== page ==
Promises without datelines, yet consumers keep the hope
Certainly, every individual in the country is hoping for and talking about some change. What that change is, is not yet clear though. Whenever a political leader or a manifesto of some party is presented to the common man, he knows that more than half of those promises will not be kept. And he goes out to vote for the one he believes will keep at least a few of them. And if the face of the party seems fresh, the promises are new and largely connect with the common man’s fundamental needs, they sweep away the largest bank of votes.
We all witnessed the phenomenon just about a couple of weeks ago. While cheap power and subsidized cooking gas attracted the homemakers, the smartphone generation went after the free Wi-Fi, promise of more schools and colleges pulled in stressed middleclass parents; slum dwellers were roped in with the promise of houses; for women, ‘safety’ through CCTV remained the buzzword. Above all, the assurance of busting corruption, transparency in policymaking and a ‘we will remain grounded’ approach brought the common man to power in Delhi.
It all seemed so good. Until I read some dozens of articles by supposed experts sharing opinions through various mediums. One even had these strange statistics: 500 schools; 20 colleges; 1,500,000 cameras; 200,000 toilets. So, at an average, a school in every 3.65 days, a college in every 91.25 days, toilet every 13 minutes and a camera every two minutes will make it all happen. The doubt crept in. I questioned myself if I was in a state of denial or I was refusing to see the reality, or was it really the beginning of a phase and that change was waiting to happen.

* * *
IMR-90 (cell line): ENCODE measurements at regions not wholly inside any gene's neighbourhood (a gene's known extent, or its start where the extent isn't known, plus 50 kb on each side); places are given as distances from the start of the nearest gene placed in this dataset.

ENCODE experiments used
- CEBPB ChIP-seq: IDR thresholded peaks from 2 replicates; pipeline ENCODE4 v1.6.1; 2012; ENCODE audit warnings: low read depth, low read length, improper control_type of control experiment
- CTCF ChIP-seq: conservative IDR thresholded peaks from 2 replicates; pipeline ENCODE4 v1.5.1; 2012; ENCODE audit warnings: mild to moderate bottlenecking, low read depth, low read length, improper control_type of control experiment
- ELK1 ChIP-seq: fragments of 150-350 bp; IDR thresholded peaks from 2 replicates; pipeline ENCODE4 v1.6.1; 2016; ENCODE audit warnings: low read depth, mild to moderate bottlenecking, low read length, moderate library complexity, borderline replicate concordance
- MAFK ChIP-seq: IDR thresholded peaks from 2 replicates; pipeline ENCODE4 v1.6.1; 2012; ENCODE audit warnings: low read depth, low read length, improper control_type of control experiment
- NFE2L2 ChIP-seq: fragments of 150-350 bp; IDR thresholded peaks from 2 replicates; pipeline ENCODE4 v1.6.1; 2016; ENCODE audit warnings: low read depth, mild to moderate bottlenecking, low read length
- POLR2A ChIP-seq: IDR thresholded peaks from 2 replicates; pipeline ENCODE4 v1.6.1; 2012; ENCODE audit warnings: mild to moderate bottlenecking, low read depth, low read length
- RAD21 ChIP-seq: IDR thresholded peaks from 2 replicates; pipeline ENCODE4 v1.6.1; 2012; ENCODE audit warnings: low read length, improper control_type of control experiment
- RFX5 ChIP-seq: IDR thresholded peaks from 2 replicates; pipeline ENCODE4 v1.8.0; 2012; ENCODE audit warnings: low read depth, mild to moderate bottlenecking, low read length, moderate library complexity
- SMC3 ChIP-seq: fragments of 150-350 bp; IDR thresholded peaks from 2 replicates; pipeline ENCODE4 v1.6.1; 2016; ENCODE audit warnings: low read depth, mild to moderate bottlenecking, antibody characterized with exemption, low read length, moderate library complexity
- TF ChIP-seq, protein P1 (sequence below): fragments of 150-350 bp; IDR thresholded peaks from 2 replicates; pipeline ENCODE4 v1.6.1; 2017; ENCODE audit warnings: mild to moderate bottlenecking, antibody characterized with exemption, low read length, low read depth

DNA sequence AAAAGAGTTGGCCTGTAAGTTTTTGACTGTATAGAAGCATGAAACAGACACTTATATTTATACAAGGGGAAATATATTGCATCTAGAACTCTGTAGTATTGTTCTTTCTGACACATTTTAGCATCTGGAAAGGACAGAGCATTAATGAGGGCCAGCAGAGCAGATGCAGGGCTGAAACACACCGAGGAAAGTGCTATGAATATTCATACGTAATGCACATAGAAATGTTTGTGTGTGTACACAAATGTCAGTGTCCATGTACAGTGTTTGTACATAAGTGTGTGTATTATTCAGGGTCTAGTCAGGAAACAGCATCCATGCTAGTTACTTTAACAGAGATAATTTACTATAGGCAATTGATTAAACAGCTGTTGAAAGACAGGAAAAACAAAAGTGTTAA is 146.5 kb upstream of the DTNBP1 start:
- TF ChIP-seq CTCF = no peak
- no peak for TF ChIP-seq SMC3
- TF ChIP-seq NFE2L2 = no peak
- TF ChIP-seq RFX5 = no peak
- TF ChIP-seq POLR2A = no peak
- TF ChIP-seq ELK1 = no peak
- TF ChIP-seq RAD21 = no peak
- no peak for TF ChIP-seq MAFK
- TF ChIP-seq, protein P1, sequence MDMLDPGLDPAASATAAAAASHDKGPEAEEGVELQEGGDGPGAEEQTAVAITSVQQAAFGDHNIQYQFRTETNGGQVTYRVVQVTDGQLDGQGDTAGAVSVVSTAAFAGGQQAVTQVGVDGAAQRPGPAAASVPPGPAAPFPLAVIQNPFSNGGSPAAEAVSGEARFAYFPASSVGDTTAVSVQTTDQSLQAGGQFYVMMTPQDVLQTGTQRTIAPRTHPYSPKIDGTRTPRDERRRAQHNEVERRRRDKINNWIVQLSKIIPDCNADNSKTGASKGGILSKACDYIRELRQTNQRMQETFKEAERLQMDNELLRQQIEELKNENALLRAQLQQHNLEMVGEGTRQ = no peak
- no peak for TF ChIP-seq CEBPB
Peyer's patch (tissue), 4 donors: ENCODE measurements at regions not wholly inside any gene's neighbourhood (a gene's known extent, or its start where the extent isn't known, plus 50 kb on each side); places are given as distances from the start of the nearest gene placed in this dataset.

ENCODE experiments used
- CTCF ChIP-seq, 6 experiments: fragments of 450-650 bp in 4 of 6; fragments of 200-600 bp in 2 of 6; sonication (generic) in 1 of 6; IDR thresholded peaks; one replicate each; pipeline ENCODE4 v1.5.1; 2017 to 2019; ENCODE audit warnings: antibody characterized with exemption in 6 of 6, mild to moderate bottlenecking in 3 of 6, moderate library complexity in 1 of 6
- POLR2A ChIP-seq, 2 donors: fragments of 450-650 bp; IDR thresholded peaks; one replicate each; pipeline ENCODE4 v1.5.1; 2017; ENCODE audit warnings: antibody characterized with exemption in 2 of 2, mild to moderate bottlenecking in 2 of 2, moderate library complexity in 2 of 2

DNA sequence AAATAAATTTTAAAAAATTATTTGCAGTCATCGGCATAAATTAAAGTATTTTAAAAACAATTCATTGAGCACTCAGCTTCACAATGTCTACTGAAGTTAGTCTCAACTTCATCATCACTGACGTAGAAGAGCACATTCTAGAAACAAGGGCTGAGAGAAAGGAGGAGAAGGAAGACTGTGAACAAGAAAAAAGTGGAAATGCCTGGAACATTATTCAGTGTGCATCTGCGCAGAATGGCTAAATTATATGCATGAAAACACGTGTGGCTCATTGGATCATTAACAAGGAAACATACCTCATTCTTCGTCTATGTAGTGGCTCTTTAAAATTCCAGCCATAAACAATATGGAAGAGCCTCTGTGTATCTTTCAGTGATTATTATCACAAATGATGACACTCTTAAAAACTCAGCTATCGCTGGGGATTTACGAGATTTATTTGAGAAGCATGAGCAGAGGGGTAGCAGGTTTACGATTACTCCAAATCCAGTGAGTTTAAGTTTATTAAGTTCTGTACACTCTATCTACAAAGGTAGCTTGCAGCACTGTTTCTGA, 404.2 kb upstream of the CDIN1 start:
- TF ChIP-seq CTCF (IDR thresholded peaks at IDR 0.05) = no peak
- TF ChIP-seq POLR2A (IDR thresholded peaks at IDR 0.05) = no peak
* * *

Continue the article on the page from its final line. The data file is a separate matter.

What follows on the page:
For a common man to gather uncommon numbers of votes from the common people, some uncommon promises had to be made. Will they all be kept is a question that consumers in this democracy are asking and are keenly watching. Within a month, power subsidy for minimal consumption is back on the bills and talks with Facebook kind of giants are already on for free WiFi, but the list is quite long, days are too less and patience does not come easy. And we are already seeing that the manifesto had missed out on the ‘*conditions apply’ line at the bottom.
So, what am I trying to say? No, I am not highlighting the ‘promises versus capabilities’ argument. I am only trying to present a bird’s eye view of a situation from a consumer’s perspective. When one votes, he expects to ease out the stress from his life. And the primary cause of stress, especially among the poor, is financial stress – the stress to be able to afford basic amenities. The government in Delhi has shaped the confidence that such a stress-free environment is achievable, and to maintain that confidence we must continue to ask questions, keep a close watch on developments, and make our chosen leaders accountable for our every vote.